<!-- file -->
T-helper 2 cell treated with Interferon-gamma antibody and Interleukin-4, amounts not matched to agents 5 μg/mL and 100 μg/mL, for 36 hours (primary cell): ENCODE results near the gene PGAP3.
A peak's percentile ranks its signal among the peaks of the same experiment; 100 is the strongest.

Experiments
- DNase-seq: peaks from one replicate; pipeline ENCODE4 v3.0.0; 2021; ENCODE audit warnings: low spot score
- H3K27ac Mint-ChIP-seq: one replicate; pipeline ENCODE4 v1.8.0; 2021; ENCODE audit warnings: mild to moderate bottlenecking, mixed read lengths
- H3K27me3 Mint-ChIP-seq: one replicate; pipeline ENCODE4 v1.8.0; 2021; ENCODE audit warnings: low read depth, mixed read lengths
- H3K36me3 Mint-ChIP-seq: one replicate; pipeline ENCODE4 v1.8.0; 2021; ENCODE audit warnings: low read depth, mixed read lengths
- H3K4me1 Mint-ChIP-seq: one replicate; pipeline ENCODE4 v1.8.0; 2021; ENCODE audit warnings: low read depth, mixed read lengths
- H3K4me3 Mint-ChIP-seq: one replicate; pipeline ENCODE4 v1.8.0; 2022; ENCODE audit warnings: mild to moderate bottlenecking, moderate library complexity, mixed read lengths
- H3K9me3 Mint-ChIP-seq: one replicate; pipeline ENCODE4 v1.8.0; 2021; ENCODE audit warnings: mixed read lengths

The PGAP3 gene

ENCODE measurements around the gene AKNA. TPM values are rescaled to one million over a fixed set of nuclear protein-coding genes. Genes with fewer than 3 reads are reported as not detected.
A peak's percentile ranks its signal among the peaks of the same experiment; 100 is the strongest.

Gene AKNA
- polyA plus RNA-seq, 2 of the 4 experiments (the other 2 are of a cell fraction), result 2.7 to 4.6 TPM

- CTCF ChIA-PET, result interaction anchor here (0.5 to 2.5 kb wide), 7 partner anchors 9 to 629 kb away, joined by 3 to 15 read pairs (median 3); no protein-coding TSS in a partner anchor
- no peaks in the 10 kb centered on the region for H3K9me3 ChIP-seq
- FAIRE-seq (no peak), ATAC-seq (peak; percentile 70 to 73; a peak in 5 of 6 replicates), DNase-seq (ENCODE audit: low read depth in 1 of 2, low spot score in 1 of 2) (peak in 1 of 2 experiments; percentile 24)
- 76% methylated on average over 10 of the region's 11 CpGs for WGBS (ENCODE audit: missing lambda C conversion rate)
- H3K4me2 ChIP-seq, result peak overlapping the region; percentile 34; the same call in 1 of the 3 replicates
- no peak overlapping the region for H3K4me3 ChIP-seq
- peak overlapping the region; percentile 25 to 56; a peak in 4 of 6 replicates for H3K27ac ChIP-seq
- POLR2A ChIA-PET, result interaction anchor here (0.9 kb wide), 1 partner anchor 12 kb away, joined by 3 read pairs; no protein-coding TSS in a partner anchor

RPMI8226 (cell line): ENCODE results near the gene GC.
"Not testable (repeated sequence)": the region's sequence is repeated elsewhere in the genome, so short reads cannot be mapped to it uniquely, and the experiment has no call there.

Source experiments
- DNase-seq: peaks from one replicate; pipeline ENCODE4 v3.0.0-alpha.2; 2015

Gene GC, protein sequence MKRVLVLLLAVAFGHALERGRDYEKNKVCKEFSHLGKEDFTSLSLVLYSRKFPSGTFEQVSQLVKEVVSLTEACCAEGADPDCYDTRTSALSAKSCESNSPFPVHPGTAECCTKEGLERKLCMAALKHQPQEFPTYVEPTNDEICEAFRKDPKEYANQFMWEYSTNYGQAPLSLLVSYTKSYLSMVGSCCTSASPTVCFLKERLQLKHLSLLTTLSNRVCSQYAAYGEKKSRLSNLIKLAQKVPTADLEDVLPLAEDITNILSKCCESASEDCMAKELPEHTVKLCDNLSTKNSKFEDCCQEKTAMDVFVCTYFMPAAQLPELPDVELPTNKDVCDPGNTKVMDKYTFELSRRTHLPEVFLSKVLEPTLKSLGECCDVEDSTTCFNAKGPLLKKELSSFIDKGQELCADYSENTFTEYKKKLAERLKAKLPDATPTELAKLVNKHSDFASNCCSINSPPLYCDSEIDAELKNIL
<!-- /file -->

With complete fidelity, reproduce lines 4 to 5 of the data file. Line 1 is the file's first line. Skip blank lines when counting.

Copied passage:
- DNase-seq: peaks from one replicate; pipeline ENCODE4 v3.0.0; 2021; ENCODE audit warnings: low spot score
- H3K27ac Mint-ChIP-seq: one replicate; pipeline ENCODE4 v1.8.0; 2021; ENCODE audit warnings: mild to moderate bottlenecking, mixed read lengths